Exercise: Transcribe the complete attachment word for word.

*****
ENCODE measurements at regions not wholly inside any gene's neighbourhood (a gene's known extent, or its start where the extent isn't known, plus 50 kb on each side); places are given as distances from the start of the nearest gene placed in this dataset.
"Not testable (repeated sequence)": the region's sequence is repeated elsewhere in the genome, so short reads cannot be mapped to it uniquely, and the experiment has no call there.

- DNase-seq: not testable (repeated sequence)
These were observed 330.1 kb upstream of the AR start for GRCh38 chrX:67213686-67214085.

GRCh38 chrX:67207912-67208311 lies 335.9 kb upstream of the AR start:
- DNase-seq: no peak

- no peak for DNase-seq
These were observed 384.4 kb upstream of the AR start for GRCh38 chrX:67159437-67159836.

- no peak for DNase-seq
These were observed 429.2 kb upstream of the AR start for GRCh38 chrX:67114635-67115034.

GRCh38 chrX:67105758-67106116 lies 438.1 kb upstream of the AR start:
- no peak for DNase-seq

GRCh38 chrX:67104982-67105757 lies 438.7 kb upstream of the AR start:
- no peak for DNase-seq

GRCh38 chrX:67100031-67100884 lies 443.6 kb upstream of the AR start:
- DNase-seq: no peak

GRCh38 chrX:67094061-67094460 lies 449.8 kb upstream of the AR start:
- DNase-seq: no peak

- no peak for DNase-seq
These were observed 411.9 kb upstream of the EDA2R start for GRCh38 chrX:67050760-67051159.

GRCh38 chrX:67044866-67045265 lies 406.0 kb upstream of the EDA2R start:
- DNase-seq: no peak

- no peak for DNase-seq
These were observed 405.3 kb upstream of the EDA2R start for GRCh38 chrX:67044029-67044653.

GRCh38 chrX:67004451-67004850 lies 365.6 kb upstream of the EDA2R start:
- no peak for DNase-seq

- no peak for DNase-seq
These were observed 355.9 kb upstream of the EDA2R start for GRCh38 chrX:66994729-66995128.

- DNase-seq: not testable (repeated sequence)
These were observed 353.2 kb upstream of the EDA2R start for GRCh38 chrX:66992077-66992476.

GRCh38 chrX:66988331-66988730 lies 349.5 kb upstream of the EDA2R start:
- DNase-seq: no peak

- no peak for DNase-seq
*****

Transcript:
ENCODE measurements at regions not wholly inside any gene's neighbourhood (a gene's known extent, or its start where the extent isn't known, plus 50 kb on each side); places are given as distances from the start of the nearest gene placed in this dataset.
"Not testable (repeated sequence)": the region's sequence is repeated elsewhere in the genome, so short reads cannot be mapped to it uniquely, and the experiment has no call there.

- DNase-seq: not testable (repeated sequence)
These were observed 330.1 kb upstream of the AR start for GRCh38 chrX:67213686-67214085.

GRCh38 chrX:67207912-67208311 lies 335.9 kb upstream of the AR start:
- DNase-seq: no peak

- no peak for DNase-seq
These were observed 384.4 kb upstream of the AR start for GRCh38 chrX:67159437-67159836.

- no peak for DNase-seq
These were observed 429.2 kb upstream of the AR start for GRCh38 chrX:67114635-67115034.

GRCh38 chrX:67105758-67106116 lies 438.1 kb upstream of the AR start:
- no peak for DNase-seq

GRCh38 chrX:67104982-67105757 lies 438.7 kb upstream of the AR start:
- no peak for DNase-seq

GRCh38 chrX:67100031-67100884 lies 443.6 kb upstream of the AR start:
- DNase-seq: no peak

GRCh38 chrX:67094061-67094460 lies 449.8 kb upstream of the AR start:
- DNase-seq: no peak

- no peak for DNase-seq
These were observed 411.9 kb upstream of the EDA2R start for GRCh38 chrX:67050760-67051159.

GRCh38 chrX:67044866-67045265 lies 406.0 kb upstream of the EDA2R start:
- DNase-seq: no peak

- no peak for DNase-seq
These were observed 405.3 kb upstream of the EDA2R start for GRCh38 chrX:67044029-67044653.

GRCh38 chrX:67004451-67004850 lies 365.6 kb upstream of the EDA2R start:
- no peak for DNase-seq

- no peak for DNase-seq
These were observed 355.9 kb upstream of the EDA2R start for GRCh38 chrX:66994729-66995128.

- DNase-seq: not testable (repeated sequence)
These were observed 353.2 kb upstream of the EDA2R start for GRCh38 chrX:66992077-66992476.

GRCh38 chrX:66988331-66988730 lies 349.5 kb upstream of the EDA2R start:
- DNase-seq: no peak

- no peak for DNase-seq